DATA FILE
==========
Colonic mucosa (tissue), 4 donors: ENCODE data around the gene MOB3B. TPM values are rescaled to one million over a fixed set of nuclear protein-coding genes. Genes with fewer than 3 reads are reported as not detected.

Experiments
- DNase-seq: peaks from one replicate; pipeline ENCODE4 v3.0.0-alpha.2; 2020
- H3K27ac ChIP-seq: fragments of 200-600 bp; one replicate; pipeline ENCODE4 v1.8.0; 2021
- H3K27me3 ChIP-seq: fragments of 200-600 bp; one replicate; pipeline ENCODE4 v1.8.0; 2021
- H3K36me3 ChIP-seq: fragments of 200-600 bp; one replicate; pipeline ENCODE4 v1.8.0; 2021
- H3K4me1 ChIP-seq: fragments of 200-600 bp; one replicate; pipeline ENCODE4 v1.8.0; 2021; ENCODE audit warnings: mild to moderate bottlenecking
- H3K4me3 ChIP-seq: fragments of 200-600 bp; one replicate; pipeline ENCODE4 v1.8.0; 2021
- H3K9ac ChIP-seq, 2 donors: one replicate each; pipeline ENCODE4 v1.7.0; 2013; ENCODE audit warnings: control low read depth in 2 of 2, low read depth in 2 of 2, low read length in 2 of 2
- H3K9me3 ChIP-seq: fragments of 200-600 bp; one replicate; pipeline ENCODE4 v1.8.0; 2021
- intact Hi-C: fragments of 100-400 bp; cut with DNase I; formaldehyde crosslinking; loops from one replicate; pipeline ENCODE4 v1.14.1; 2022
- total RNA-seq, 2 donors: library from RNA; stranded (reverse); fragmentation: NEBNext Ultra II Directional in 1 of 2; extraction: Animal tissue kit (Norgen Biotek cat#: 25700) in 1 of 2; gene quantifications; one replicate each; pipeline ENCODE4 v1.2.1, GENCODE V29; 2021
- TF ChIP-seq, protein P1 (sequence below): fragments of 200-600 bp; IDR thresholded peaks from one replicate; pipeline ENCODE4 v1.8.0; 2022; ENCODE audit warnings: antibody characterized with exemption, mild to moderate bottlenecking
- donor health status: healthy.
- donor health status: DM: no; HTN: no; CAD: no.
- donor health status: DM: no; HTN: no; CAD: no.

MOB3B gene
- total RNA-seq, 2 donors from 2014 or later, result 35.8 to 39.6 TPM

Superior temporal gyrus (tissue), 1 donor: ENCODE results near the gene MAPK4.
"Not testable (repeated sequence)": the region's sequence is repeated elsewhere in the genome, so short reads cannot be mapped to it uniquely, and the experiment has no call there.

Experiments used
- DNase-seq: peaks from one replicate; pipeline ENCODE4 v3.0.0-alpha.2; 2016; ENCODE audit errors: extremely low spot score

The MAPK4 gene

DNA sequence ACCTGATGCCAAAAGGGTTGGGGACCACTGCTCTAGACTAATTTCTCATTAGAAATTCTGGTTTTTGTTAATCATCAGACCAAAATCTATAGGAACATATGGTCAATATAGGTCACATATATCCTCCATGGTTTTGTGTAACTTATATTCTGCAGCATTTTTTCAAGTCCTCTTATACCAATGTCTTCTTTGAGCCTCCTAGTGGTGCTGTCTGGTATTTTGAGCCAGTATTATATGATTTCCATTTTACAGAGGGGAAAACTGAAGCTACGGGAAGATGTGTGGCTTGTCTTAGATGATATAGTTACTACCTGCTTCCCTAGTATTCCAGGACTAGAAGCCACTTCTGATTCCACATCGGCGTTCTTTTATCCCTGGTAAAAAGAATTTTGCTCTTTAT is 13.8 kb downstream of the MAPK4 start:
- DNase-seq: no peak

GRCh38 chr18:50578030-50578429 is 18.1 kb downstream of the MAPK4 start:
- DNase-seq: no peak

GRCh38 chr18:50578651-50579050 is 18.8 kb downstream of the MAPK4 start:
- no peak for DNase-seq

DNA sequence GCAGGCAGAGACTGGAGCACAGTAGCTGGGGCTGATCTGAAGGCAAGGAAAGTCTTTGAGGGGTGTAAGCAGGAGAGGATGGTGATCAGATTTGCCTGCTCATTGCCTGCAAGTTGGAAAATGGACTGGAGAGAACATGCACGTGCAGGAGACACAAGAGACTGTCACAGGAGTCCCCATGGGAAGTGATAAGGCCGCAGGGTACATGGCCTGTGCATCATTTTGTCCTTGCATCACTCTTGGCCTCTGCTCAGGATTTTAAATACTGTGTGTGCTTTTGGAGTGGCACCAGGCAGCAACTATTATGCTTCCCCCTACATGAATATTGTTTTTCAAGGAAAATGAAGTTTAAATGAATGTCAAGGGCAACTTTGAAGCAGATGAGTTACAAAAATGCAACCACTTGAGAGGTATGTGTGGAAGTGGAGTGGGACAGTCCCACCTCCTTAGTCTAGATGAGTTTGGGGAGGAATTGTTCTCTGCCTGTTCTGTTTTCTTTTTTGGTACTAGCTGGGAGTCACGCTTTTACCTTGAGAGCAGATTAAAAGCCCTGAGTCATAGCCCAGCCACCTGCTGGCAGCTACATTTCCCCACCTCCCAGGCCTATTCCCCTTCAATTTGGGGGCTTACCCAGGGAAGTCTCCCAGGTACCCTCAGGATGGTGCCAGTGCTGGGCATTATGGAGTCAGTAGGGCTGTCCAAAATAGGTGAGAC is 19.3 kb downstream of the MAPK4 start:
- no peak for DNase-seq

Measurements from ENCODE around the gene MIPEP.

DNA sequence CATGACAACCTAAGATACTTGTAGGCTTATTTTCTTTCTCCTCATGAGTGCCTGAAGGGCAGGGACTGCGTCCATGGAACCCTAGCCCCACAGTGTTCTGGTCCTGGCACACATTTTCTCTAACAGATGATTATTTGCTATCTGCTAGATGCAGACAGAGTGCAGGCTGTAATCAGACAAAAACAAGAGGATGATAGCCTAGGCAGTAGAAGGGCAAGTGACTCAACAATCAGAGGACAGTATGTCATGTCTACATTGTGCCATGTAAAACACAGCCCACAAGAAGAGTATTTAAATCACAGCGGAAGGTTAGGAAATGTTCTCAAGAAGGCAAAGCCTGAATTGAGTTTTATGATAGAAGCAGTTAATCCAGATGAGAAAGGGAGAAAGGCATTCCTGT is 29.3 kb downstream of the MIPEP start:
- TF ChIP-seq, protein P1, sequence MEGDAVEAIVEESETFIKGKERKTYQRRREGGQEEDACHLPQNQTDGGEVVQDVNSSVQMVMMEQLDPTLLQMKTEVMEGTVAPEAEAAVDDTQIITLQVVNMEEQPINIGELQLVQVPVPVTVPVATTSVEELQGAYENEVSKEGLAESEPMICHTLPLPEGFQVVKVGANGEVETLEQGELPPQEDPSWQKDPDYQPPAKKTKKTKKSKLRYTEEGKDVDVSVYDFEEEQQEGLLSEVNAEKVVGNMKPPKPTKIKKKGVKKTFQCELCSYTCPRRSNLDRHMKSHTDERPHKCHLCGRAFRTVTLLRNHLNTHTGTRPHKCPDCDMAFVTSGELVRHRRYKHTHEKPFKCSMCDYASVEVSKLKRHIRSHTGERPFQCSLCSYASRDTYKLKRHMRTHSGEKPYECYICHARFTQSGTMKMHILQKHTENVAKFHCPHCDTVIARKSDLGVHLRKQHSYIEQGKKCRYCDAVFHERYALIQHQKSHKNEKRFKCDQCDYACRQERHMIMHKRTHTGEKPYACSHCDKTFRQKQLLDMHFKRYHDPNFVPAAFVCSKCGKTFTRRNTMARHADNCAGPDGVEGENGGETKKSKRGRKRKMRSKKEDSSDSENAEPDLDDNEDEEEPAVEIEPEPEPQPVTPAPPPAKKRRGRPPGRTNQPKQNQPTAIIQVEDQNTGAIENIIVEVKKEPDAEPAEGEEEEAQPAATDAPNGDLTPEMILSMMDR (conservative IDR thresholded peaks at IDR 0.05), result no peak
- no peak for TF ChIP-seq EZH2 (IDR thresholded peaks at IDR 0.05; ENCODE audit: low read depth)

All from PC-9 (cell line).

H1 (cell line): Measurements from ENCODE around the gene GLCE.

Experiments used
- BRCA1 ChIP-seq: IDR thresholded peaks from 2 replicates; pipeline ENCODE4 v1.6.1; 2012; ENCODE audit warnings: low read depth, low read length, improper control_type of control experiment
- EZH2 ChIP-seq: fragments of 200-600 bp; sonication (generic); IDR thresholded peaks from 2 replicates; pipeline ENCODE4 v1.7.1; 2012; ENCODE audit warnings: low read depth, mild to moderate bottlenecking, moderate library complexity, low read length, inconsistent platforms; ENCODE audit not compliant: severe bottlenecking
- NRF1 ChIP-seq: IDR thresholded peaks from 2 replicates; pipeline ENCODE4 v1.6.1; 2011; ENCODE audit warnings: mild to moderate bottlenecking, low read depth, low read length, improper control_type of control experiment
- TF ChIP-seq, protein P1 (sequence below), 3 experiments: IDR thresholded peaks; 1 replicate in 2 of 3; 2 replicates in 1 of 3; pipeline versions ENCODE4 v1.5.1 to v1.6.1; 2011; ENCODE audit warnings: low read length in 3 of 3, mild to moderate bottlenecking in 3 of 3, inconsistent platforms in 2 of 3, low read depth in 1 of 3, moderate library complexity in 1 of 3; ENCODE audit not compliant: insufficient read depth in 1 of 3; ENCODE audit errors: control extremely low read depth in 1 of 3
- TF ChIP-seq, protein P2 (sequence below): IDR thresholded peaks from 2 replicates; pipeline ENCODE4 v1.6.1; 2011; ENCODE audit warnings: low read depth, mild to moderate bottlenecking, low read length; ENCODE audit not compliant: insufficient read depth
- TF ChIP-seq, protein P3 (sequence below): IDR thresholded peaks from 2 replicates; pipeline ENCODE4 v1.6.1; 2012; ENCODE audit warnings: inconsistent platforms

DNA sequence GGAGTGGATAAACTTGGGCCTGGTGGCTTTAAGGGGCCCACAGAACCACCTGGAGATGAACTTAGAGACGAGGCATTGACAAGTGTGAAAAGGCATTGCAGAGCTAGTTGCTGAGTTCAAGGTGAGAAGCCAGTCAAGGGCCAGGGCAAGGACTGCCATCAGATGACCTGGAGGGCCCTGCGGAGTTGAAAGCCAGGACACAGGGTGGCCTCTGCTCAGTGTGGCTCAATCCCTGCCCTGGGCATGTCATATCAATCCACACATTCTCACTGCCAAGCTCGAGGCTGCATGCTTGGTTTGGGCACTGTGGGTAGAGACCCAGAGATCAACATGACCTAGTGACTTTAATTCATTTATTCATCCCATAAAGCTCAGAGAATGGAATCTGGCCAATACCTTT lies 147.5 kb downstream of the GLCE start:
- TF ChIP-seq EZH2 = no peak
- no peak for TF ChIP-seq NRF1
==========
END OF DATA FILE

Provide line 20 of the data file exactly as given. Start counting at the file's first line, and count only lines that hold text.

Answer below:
"Not testable (repeated sequence)": the region's sequence is repeated elsewhere in the genome, so short reads cannot be mapped to it uniquely, and the experiment has no call there.